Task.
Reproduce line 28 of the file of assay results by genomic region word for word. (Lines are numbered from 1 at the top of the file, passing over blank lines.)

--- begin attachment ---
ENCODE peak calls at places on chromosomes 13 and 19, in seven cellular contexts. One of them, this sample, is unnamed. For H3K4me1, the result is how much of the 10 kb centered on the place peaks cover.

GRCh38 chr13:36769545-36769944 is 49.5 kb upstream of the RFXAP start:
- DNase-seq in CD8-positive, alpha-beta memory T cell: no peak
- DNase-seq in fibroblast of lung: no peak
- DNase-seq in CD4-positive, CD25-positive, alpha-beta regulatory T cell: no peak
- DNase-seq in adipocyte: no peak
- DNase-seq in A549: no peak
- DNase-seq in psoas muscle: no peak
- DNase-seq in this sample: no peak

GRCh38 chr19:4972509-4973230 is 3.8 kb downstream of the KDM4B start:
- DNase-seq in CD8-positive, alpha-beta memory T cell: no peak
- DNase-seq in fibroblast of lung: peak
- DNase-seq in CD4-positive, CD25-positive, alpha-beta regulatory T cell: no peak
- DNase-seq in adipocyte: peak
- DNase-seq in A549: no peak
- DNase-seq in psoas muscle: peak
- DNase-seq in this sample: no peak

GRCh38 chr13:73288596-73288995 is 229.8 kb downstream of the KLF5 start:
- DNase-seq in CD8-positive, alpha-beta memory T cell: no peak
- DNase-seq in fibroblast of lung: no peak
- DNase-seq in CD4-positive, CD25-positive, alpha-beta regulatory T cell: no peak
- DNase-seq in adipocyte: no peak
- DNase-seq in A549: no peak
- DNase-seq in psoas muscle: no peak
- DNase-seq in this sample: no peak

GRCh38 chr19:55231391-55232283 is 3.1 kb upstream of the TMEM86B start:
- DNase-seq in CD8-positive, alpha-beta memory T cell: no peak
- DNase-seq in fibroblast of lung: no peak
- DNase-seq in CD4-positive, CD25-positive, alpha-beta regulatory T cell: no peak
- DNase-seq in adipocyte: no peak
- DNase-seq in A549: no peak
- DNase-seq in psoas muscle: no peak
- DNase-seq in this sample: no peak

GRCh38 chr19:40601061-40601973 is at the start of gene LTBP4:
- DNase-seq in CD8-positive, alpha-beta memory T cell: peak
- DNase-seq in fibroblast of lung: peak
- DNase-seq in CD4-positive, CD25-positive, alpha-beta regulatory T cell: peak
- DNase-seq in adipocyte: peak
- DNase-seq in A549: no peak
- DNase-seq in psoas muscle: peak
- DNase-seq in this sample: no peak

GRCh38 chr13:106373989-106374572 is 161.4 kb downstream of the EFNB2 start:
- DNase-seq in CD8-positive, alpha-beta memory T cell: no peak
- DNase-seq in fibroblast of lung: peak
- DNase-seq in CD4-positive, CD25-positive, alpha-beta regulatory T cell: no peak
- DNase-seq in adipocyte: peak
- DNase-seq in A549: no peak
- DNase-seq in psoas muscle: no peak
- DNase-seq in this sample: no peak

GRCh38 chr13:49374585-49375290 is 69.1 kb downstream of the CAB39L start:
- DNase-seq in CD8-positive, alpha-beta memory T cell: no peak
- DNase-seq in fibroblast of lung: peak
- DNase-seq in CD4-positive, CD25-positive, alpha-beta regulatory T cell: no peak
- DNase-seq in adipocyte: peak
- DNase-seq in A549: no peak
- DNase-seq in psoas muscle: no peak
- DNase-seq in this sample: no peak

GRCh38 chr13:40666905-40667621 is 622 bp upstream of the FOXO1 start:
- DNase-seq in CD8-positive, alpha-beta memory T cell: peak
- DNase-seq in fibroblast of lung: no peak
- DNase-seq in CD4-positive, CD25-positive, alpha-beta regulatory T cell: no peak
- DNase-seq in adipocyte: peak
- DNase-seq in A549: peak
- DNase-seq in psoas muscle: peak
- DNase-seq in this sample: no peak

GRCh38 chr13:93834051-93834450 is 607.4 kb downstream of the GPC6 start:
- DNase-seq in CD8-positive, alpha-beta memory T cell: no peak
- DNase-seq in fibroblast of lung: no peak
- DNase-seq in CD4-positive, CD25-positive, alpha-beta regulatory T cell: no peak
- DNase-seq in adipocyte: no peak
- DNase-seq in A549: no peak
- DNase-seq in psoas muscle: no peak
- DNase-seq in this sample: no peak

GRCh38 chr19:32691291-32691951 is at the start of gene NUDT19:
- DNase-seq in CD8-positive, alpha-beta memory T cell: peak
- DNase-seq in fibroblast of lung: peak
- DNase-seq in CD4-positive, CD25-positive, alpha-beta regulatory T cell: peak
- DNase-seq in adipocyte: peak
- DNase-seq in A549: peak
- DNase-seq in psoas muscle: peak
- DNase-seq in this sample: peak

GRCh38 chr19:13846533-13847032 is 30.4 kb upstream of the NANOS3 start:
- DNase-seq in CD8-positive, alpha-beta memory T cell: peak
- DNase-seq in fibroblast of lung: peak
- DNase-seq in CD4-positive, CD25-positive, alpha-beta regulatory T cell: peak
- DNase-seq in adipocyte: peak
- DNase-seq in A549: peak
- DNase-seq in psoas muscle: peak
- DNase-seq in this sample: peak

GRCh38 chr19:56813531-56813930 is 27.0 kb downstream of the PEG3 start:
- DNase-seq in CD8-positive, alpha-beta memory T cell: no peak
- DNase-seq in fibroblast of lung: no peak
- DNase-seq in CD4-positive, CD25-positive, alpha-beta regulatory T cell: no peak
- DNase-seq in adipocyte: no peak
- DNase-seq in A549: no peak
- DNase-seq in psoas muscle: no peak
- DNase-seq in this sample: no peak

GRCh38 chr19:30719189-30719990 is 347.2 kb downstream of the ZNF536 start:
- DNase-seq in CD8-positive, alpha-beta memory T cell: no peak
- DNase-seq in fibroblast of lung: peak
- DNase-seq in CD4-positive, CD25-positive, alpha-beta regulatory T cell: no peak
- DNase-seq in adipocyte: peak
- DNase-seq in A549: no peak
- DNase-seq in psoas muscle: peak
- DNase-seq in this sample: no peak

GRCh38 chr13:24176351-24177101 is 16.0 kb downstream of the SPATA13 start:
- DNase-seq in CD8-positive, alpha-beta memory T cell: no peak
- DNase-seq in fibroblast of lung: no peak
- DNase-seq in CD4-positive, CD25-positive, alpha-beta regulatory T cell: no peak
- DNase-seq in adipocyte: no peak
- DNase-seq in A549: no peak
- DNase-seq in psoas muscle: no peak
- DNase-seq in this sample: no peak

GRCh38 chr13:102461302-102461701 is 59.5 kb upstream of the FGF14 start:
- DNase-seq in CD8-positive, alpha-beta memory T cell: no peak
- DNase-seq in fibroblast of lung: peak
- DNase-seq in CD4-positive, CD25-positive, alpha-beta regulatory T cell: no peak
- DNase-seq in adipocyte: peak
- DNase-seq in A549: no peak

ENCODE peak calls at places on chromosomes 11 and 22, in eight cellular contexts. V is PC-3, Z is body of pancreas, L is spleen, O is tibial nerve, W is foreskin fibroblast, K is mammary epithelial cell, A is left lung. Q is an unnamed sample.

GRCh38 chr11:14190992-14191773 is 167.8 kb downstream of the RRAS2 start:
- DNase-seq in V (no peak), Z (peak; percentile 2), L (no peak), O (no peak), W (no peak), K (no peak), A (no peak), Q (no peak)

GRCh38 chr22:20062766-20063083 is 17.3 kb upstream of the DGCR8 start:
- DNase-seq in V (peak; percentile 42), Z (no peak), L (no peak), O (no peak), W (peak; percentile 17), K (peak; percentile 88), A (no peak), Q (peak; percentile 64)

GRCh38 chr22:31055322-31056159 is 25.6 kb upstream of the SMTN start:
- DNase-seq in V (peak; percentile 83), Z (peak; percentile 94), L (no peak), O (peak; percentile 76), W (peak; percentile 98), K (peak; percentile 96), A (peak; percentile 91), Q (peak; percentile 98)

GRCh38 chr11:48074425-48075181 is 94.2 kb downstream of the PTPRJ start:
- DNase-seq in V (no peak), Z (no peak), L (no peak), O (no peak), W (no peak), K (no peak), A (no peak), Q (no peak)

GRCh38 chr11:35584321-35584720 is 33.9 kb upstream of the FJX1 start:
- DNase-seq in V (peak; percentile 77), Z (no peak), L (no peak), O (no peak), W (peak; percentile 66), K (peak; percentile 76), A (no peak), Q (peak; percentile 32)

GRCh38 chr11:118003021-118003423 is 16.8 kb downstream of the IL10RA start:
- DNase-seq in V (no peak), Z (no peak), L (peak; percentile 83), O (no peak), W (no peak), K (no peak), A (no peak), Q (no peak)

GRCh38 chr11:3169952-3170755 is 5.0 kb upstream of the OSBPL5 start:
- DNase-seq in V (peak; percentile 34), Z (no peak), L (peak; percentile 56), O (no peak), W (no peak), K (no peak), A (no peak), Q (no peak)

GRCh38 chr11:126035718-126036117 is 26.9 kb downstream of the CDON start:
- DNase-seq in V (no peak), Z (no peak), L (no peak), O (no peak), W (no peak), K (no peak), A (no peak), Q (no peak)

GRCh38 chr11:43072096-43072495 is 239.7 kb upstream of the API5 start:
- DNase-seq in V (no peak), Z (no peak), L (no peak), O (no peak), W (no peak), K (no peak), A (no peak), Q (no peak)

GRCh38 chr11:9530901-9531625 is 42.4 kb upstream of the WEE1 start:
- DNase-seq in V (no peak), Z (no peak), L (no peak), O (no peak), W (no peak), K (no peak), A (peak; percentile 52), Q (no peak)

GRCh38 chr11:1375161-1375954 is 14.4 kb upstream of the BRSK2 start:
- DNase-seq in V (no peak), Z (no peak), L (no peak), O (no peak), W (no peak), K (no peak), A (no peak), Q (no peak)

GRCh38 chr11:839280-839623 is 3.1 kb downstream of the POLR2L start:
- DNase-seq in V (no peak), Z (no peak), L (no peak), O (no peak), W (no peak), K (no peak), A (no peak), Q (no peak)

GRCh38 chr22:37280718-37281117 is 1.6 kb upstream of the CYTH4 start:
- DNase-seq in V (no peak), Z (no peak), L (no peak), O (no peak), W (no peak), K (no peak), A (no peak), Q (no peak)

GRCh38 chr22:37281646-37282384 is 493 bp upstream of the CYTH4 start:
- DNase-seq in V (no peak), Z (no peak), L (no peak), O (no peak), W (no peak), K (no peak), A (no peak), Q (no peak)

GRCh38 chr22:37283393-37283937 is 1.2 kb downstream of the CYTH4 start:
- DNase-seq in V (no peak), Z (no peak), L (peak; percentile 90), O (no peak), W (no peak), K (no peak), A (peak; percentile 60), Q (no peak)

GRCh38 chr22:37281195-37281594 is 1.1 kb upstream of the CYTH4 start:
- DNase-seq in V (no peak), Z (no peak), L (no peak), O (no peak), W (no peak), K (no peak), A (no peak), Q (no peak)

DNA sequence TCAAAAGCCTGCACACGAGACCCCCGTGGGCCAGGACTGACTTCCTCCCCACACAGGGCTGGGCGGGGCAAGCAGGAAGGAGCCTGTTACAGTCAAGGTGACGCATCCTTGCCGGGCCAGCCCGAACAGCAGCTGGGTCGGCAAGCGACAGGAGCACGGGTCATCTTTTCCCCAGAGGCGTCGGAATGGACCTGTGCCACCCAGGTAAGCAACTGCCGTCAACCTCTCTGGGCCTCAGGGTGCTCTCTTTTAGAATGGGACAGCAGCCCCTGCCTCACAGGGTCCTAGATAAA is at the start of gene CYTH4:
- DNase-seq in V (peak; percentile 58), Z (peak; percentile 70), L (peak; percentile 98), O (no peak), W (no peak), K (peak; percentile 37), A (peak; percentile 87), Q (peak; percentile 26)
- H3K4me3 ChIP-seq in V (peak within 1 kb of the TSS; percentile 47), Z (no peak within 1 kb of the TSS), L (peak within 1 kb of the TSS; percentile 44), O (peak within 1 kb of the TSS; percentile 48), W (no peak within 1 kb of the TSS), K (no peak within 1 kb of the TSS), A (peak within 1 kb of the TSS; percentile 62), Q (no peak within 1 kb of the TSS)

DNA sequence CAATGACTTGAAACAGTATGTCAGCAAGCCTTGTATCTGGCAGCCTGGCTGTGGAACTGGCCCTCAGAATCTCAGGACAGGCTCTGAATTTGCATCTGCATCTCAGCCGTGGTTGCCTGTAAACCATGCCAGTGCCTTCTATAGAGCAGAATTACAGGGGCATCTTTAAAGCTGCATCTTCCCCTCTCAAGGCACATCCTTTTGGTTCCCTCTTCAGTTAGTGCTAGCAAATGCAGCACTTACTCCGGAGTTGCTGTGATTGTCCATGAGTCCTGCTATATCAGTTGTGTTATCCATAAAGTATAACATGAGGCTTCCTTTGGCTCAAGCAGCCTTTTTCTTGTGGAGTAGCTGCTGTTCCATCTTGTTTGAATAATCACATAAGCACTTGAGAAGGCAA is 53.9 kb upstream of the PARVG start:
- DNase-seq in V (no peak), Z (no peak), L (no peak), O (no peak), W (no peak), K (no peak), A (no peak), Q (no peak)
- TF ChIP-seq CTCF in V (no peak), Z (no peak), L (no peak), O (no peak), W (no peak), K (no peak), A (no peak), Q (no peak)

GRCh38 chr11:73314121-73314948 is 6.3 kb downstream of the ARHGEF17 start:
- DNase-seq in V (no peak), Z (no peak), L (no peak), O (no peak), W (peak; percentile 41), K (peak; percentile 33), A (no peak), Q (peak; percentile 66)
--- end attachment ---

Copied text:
- DNase-seq in fibroblast of lung: no peak